NASHVILLE, Tenn. (WTVF) — Dozens of faith-based and community leaders gathered in Franklin for the first Faith-Based Opioid Summit.
The state's Office of Minority Health and Disparities Elimination hosted the event with more than 200 people from different types of religion across the state in attendance. The event was packed with small group conversations, testimonials and panel discussions.
The goal was to address the opioid crisis from a faith-based perspective by armoring organizations with the support and resources to handle the problem in their community, and create a bigger awareness.
"People are more willing to go to their pastor for a number of things before they will go to a family member or any other person. Having those champions on the ground in the community, having that collective impact is going to make the change," Office of Minority Health and Disparities Elimination Director Monique Anthony told NewsChannel 5.
Among the speakers was Patience Sneed of the Secret Sister Ministry Outreach in Rutherford County. She battled years of opioid abuse before she turned her life around in 2009. Since then she started the outreach ministry to help female inmates.
Her group teaches ladies wellness and recovery with a faith-based initiative, bible study and mentoring them after they're released.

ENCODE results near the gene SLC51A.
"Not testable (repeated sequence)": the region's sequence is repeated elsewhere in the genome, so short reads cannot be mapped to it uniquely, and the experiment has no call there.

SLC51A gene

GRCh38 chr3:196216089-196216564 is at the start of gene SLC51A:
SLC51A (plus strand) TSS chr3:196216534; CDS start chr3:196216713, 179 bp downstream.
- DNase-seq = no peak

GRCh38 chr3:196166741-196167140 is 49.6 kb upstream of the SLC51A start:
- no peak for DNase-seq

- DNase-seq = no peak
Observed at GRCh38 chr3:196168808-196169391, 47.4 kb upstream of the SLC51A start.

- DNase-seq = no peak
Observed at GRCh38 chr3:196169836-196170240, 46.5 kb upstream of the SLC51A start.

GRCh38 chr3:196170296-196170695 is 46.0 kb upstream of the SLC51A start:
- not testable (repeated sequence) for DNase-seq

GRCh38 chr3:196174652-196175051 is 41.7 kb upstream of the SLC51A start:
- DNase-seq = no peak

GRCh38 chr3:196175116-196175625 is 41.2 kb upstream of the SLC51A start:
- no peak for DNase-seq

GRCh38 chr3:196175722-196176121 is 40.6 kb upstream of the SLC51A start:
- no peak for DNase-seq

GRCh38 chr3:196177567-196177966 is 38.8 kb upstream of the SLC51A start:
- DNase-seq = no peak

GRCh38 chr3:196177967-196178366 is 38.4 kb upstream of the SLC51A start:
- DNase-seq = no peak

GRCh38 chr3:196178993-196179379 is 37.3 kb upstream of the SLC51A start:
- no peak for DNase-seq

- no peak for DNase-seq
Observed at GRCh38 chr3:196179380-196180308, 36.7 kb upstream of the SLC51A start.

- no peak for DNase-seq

"We are the church so we take the church with us. We should share that wherever we go, whenever we can," Sneed said.
Churches were encouraged to be certified to provide recovery support, be equipped with the opioid overdose-reversal drug Narcan and partner with anti-drug coalitions.
They can also utilize resources like vans to offer transportation to recovering addicts.
The event was the right boost for attendees like Jawaad Sheikh. He is Muslim and hopes his religious community will learn to be more open to people battling addiction.
"Especially in my culture and faith, Muslims are afraid to speak about these issues. Muslims are seen as more strict so they follow it to the book, but we are humans, all of us are," Sheikh said.
Sneed said it goes for Christianity as well. When it comes to intervention, an open heart and acceptance is key.
"People who are in recovery they go to church looking for that healing and for that comfort and compassion but the stigma that's attached to addiction sometimes have others push you away or they're uncomfortable with helping you because they don't really know how to help," she said.
The state said there was a waiting list because of the interest in the summit. Another one will be planned, although, no date has been set.